Fig. 5.1 Access to the arteries is greatly facilitated by using a “collar” incision when opening the body, and then reflecting the skin to expose the lateral structures in the neck.
Figs. 5.2 and 5.3 The sternomastoid muscle (arrow in Fig. 5.2) is retracted laterally to expose the common carotid artery (arrow in Fig. 5.3).
As every neuropathologist knows, the brain and spinal cord are often not removed as well as they should be post mortem: it is very frustrating to be asked to undertake a neuropathological assessment on specimens that are so distorted that it is difficult, if not impossible, to reconstitute the situation that existed prior to death. Yet this is precisely the information sought by neurosurgeon, neurologist and neuroradiologist. Since it is not difficult to remove the brain and cord properly, one can only assume that pathologists and mortuary attendants are unaware of the importance of doing so. A common reason for a brain becoming distorted is that it is removed by the mortuary attendant and then left lying on the dissecting bench for some time before the pathologist decides that it should be fixed intact for dissection later. Furthermore, the optic chiasma and the brain stem are often torn, and the lower medulla and the vertebral arteries are often left within the skull. These observations are not meant to be critical of mortuary attendants, but more of pathologists who fail to appreciate the importance of removing the brain themselves, or at least being present when it is being removed.
This volume was first published in 1982. Hume Adams and Margaret Murray have produced an atlas that illustrates basic post-mortem techniques in neuropathology. It shows how to remove the brain, the spinal cord, samples of peripheral nerve and muscle, the eye and the contents of the orbit, the arteries in the neck that supply the brain and the structures in the base of the skull. These structures can then be examined in a sequence that will help to elucidate the sequence of events leading to a person's death. How a brain should be dissected is also illustrated, and there is a final chapter on brain neuro-anatomy.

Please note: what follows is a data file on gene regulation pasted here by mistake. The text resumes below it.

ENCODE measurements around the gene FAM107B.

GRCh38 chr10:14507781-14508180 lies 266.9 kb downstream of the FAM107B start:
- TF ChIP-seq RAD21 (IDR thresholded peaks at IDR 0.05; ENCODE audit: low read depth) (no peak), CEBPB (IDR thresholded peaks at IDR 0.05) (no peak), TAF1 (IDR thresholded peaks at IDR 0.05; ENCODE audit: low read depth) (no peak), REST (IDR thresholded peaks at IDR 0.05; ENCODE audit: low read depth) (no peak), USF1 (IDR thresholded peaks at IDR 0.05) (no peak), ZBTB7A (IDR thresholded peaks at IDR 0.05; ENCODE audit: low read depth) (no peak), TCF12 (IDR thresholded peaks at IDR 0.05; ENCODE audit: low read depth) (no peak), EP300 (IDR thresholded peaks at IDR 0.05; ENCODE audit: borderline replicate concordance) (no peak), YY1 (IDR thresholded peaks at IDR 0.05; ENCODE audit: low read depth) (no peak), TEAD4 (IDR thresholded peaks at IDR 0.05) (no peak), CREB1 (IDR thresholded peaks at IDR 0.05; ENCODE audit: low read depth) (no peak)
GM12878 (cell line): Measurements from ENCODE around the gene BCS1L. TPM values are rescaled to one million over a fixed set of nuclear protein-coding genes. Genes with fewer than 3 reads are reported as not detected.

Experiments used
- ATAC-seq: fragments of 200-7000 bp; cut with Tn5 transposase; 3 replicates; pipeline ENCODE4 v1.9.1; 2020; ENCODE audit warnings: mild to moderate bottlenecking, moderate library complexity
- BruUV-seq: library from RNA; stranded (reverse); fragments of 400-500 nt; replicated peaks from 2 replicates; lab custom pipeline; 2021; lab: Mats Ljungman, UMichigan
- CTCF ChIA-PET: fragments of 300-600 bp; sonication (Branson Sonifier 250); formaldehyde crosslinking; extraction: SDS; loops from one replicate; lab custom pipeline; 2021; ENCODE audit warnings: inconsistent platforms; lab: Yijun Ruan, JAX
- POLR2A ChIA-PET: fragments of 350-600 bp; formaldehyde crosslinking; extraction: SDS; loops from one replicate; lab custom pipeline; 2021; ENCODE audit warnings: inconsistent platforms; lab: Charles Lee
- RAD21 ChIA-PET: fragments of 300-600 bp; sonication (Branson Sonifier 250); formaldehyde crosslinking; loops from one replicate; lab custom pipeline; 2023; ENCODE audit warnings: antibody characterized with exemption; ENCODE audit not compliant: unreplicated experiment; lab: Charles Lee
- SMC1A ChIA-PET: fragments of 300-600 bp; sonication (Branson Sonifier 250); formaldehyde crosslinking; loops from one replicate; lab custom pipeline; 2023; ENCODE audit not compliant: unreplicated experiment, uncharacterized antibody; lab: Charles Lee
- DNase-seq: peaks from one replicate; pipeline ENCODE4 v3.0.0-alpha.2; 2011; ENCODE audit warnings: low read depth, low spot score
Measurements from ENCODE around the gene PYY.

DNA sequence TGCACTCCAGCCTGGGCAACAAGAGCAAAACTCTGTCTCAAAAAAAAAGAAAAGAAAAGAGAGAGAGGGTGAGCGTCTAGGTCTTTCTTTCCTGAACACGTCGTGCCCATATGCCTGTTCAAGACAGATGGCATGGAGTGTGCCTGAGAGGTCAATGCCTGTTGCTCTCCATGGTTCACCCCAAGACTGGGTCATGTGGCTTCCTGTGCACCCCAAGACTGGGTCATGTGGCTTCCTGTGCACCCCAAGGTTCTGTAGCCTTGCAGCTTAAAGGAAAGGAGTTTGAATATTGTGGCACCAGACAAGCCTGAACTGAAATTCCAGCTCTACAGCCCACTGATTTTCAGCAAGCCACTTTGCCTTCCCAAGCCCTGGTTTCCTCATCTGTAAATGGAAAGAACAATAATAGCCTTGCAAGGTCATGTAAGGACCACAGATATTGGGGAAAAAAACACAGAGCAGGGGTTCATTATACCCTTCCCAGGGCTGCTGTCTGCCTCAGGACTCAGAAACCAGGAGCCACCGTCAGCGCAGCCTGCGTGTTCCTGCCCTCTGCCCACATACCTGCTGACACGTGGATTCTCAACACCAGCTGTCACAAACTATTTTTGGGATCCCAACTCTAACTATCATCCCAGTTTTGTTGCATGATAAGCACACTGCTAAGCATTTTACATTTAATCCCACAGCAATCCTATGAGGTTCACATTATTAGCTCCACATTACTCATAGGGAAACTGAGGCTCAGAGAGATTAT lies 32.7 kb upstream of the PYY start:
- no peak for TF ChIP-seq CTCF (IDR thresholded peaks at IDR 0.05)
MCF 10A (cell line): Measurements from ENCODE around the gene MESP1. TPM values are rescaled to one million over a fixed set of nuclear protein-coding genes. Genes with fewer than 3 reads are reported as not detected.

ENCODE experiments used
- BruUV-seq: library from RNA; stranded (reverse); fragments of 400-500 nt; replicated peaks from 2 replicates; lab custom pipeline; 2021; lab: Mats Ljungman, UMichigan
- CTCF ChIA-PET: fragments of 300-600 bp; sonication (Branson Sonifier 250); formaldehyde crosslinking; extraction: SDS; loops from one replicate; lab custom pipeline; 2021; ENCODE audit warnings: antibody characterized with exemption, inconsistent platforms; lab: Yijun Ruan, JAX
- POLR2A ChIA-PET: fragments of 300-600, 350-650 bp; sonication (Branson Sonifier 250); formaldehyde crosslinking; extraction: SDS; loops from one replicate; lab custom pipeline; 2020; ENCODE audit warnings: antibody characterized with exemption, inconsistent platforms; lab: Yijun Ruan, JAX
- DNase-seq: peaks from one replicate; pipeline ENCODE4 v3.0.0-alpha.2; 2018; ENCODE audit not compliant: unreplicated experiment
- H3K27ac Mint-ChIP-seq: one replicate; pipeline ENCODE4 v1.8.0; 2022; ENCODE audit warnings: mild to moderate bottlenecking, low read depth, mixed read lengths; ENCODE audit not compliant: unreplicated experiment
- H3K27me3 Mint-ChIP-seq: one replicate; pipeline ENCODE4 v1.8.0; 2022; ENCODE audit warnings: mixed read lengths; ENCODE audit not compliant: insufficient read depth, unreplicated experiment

The base of the skull and its main anatomical features are illustrated in Fig. 2.1. The principal structures that may require to be examined are the pituitary gland, the cavernous sinuses, the trigeminal ganglia and the middle ear. The orbital contents are considered separately in chapter 3.
The technique to be adopted depends on the circumstances of each individual case. Thus the pituitary gland is usually simply removed from the pituitary fossa as shown in Figs. 2.2 – 2.6: in a patient with an adenoma of the pituitary gland, however, or some other tumour that affects this region such as a chordoma, a central segment of the base of the skull should be removed so that the extent of the tumour can be assessed, e.g. to what extent an adenoma of the pituitary gland has invaded into the cavernous sinuses or the adjacent bone. A similar technique should be used in a patient suspected of having thrombosis of a cavernous sinus. The block of bone removed can be decalcified, and sections cut in the sagittal, horizontal or coronal plane depending on the type of lesion that is being investigated.
Using an electric saw with a fan–shaped blade, cuts should be made along the lines indicated in Fig. 2.1: this central block of bone can then be levered away from the base of the skull after cutting through the soft tissue in the nasopharynx.